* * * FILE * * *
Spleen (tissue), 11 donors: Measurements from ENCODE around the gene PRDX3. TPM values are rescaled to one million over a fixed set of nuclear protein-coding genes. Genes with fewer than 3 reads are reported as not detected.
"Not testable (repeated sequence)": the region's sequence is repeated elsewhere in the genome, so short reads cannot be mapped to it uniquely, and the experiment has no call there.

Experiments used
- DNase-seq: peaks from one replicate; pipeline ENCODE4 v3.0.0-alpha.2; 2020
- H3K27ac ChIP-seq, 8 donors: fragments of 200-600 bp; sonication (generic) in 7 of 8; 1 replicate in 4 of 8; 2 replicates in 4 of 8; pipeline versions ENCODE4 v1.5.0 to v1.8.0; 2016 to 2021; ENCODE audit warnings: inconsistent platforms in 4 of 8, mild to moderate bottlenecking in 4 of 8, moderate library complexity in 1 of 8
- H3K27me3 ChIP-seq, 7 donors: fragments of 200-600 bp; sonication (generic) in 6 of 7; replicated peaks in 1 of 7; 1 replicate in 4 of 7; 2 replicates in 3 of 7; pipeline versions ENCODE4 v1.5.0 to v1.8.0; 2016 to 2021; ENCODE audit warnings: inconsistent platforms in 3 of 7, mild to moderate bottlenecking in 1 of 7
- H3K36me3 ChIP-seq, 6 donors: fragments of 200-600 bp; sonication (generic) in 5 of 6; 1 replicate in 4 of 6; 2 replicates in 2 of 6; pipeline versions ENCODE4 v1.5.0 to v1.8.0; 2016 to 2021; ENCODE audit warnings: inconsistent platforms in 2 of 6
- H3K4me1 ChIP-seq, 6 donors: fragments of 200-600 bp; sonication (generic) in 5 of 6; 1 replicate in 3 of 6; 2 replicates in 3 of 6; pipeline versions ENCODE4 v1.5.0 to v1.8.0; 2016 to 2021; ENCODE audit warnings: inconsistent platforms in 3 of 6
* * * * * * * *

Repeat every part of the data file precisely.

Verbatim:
Spleen (tissue), 11 donors: Measurements from ENCODE around the gene PRDX3. TPM values are rescaled to one million over a fixed set of nuclear protein-coding genes. Genes with fewer than 3 reads are reported as not detected.
"Not testable (repeated sequence)": the region's sequence is repeated elsewhere in the genome, so short reads cannot be mapped to it uniquely, and the experiment has no call there.

Experiments used
- DNase-seq: peaks from one replicate; pipeline ENCODE4 v3.0.0-alpha.2; 2020
- H3K27ac ChIP-seq, 8 donors: fragments of 200-600 bp; sonication (generic) in 7 of 8; 1 replicate in 4 of 8; 2 replicates in 4 of 8; pipeline versions ENCODE4 v1.5.0 to v1.8.0; 2016 to 2021; ENCODE audit warnings: inconsistent platforms in 4 of 8, mild to moderate bottlenecking in 4 of 8, moderate library complexity in 1 of 8
- H3K27me3 ChIP-seq, 7 donors: fragments of 200-600 bp; sonication (generic) in 6 of 7; replicated peaks in 1 of 7; 1 replicate in 4 of 7; 2 replicates in 3 of 7; pipeline versions ENCODE4 v1.5.0 to v1.8.0; 2016 to 2021; ENCODE audit warnings: inconsistent platforms in 3 of 7, mild to moderate bottlenecking in 1 of 7
- H3K36me3 ChIP-seq, 6 donors: fragments of 200-600 bp; sonication (generic) in 5 of 6; 1 replicate in 4 of 6; 2 replicates in 2 of 6; pipeline versions ENCODE4 v1.5.0 to v1.8.0; 2016 to 2021; ENCODE audit warnings: inconsistent platforms in 2 of 6
- H3K4me1 ChIP-seq, 6 donors: fragments of 200-600 bp; sonication (generic) in 5 of 6; 1 replicate in 3 of 6; 2 replicates in 3 of 6; pipeline versions ENCODE4 v1.5.0 to v1.8.0; 2016 to 2021; ENCODE audit warnings: inconsistent platforms in 3 of 6